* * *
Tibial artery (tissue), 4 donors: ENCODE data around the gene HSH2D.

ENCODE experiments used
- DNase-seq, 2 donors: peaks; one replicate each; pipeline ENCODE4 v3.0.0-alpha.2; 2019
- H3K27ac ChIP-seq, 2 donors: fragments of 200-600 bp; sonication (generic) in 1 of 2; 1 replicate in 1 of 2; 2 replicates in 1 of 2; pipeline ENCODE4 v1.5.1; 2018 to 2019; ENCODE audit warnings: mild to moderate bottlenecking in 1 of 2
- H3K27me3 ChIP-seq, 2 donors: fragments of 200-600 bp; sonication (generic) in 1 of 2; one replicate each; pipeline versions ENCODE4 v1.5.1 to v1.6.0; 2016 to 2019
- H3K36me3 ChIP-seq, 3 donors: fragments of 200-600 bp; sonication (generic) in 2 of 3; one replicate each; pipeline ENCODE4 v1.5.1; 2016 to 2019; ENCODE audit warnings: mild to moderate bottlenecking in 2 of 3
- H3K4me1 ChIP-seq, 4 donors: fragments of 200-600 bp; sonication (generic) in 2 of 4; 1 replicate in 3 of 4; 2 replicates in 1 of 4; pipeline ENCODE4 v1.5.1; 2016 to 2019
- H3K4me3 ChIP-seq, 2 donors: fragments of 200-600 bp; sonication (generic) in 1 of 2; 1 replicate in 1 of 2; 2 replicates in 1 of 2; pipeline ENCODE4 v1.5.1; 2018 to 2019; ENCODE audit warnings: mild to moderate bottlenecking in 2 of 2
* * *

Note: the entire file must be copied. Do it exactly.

Tibial artery (tissue), 4 donors: ENCODE data around the gene HSH2D.

ENCODE experiments used
- DNase-seq, 2 donors: peaks; one replicate each; pipeline ENCODE4 v3.0.0-alpha.2; 2019
- H3K27ac ChIP-seq, 2 donors: fragments of 200-600 bp; sonication (generic) in 1 of 2; 1 replicate in 1 of 2; 2 replicates in 1 of 2; pipeline ENCODE4 v1.5.1; 2018 to 2019; ENCODE audit warnings: mild to moderate bottlenecking in 1 of 2
- H3K27me3 ChIP-seq, 2 donors: fragments of 200-600 bp; sonication (generic) in 1 of 2; one replicate each; pipeline versions ENCODE4 v1.5.1 to v1.6.0; 2016 to 2019
- H3K36me3 ChIP-seq, 3 donors: fragments of 200-600 bp; sonication (generic) in 2 of 3; one replicate each; pipeline ENCODE4 v1.5.1; 2016 to 2019; ENCODE audit warnings: mild to moderate bottlenecking in 2 of 3
- H3K4me1 ChIP-seq, 4 donors: fragments of 200-600 bp; sonication (generic) in 2 of 4; 1 replicate in 3 of 4; 2 replicates in 1 of 4; pipeline ENCODE4 v1.5.1; 2016 to 2019
- H3K4me3 ChIP-seq, 2 donors: fragments of 200-600 bp; sonication (generic) in 1 of 2; 1 replicate in 1 of 2; 2 replicates in 1 of 2; pipeline ENCODE4 v1.5.1; 2018 to 2019; ENCODE audit warnings: mild to moderate bottlenecking in 2 of 2